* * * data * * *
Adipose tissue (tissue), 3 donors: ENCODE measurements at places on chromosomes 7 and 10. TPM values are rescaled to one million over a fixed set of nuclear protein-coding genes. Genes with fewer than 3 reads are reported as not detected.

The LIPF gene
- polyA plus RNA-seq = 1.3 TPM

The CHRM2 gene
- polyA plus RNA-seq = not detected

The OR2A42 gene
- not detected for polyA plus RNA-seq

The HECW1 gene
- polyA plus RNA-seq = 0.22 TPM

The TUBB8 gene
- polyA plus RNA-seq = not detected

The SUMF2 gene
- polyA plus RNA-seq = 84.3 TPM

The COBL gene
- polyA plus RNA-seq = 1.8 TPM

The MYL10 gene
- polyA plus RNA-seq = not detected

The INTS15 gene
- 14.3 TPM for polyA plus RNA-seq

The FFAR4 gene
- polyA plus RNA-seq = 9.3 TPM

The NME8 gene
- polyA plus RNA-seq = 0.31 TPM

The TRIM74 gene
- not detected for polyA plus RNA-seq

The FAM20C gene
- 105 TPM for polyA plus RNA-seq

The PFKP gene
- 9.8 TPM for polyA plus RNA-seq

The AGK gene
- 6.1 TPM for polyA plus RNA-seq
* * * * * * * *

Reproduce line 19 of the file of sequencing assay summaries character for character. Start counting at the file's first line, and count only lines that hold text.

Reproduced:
- 14.3 TPM for polyA plus RNA-seq